The Edge of Nowhere, 2nd edition
By C.H. Armstrong
Penner Publishing, 2015 (1st edition)
C.H. Armstrong’s The Edge of Nowhere is set in Oklahoma during the Dust Bowl days of the “Dirty Thirties.” The protagonist is a no-nonsense, take-no-prisoners spitfire named Victoria Hastings Harrison Greene.
Victoria is a graduate of the School of Hard Knocks. Now elderly, she has a tumor on her pancreas. So the novel opens with a letter. It’s penned by Victoria and addressed to her grandchildren. Dated November 12, 1992, the epistle begins:
“I know you refer to me as ‘the meanest woman you’ve ever known.’”
The rest of the book – 261 pages – fills in the blanks. What emerges is the fictionalized story of a woman who refused to be a victim.
Here are 5 Reasons Why The Edge of Nowhere Will Keep You on the Edge of Your Seat:
- It’s an historical novel loosely based on the life of the author’s grandmother
- The clever opening grabs the reader and draws them in. We can’t help but wonder what happened to this woman to make her so ‘hostile and overbearing.’ What’s her back story? What “secrets” has Victoria kept hidden for the last fifty years? Will she spill them?
- The cover art isn’t an accident. Black-eyed Susans matter in this novel.
- The story is told in the first person
- Briskly paced, this gripping story of courage and resilience will have you asking “Then what?” until the final page. I couldn’t put it down!
We first meet Victoria at age 8. She’s decorating the family Christmas tree with her mother, who’s pregnant. It’s a warm, jovial scene straight out of Norman Rockwell.
When the baby is stillborn a few days later, Victoria’s mom slides into a deep depression that ends in suicide. Young Victoria discovers her mom’s dead body. Her father seeks relief from a bottle. He soon winds up dead.
Newly orphaned at age eight, Victoria fends for herself until some concerned neighbors finally break down the door of her house, find her, and take her in. Mother Elizabeth, Father Caleb and their daughter Julianne become Victoria’s loving second family.
Haunted by the memory of her biological mother and father and how much she lost at a tender age, Victoria decides she’ll never love anyone again. Because love makes you weak.
Victoria isn’t weak.
But when a widower with five children comes a-courtin’, Victoria surprises herself and everyone else by accepting his sudden marriage proposal. What started as a marriage of convenience becomes a true love match for Will and Victoria Harrison. She’s now a farmer’s wife and mother of five. Four more children eventually round out the Harrison family.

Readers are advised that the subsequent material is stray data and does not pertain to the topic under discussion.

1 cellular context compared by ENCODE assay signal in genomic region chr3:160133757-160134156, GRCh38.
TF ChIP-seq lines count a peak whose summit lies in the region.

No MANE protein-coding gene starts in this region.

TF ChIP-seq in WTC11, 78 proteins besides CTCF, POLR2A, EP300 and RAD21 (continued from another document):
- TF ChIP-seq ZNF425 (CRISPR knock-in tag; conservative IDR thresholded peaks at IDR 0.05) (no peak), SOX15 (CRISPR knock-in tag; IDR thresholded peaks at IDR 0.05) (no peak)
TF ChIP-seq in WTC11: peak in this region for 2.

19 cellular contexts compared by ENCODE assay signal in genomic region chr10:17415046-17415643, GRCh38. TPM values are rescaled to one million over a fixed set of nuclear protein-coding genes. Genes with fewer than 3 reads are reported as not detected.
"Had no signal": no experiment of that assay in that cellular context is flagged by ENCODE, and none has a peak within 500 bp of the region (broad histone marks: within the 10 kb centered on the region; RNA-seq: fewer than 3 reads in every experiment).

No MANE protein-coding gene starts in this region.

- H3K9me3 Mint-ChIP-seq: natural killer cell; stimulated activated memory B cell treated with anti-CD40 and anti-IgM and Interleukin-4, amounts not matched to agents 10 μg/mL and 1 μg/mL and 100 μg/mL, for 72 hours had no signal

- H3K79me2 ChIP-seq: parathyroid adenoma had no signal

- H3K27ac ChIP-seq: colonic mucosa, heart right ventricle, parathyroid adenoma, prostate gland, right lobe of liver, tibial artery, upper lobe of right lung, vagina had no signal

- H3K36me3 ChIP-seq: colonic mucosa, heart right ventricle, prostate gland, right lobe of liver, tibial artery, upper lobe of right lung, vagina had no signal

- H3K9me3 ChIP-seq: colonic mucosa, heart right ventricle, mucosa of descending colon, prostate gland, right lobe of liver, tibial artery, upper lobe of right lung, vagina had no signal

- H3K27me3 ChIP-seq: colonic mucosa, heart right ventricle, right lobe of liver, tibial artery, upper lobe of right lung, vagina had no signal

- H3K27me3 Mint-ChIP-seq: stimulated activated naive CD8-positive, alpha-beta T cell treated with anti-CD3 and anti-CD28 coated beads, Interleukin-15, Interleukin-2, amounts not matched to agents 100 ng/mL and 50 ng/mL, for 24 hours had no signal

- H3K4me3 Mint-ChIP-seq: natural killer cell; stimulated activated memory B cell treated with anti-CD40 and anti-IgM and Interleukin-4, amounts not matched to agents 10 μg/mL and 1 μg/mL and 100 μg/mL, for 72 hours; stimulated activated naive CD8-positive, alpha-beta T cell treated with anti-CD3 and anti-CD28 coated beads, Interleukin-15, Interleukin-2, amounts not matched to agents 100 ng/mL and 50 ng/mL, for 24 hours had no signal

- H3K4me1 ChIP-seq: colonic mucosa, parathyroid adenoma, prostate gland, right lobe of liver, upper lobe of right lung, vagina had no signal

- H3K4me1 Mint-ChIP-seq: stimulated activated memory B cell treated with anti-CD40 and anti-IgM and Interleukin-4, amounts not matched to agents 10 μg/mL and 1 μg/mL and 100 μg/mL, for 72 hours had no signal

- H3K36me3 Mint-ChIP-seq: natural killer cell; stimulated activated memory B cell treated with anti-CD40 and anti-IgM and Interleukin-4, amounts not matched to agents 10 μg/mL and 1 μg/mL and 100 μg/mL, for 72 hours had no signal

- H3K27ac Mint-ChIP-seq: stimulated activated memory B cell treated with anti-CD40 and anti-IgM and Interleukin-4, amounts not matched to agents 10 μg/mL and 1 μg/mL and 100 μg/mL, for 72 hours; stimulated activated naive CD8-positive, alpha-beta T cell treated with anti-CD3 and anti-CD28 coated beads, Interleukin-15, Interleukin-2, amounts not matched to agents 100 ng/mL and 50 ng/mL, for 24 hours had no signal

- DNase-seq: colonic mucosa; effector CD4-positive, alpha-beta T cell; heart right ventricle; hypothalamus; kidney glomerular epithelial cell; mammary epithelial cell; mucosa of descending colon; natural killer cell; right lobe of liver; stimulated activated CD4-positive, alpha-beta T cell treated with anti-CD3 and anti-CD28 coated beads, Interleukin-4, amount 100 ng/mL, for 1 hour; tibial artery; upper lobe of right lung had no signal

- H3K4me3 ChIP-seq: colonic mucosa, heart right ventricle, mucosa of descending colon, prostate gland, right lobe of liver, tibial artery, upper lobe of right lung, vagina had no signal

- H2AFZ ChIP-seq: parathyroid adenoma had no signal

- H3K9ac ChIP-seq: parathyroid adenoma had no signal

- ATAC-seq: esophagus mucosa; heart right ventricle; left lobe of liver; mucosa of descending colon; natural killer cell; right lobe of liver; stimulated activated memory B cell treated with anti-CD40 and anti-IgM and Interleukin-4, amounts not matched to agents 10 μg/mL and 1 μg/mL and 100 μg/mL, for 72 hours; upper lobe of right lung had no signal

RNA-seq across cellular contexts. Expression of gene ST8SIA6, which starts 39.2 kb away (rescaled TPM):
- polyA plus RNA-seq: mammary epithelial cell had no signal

Hard Times and Hard Choices
Then Will dies from a ruptured appendix. His sudden death leaves Victoria with nine children to feed and clothe, a note coming due on their farm, and no money.
Then the The Great Depression and the Oklahoma Dust Bowl hit. Desperate, Victoria must make some hard choices. Choices that make her the prickly, austere matriarch she is today.
A Riveting Tale
Told in the first person from Victoria’s POV, The Edge of Nowhere is a riveting tale of extraordinary courage and resourcefulness in the face of seemingly insurmountable obstacles. (There are also some complete jerks in the soup, too. Hi, Imogene and Gene. But let’s not give everything away, okay?)
Taut and gripping, the story is peopled with realistic, three- dimensional characters. A central theme, voiced by Victoria, is:
“This is what family does.”
And Victoria does plenty to keep her family together in the face of overwhelming adversity and personal tragedy. When others fold, she digs deep to do whatever it takes to put food on the table and keep her family intact.
What’s In a Name?
Alert readers will note that the name of the protagonist isn’t a matter of happenstance. It’s a deliberate choice by the author. Victoria never stops fighting until she wins.
If you enjoy historical fiction and a triumphant, edgy story of family dynamics and personal survival against the odds, you’ll enjoy The Edge of Nowhere. If you’re allergic to dust, maybe not.
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What’s the last book you read into the wee hours? The one that was so good, you couldn’t put it down until The End?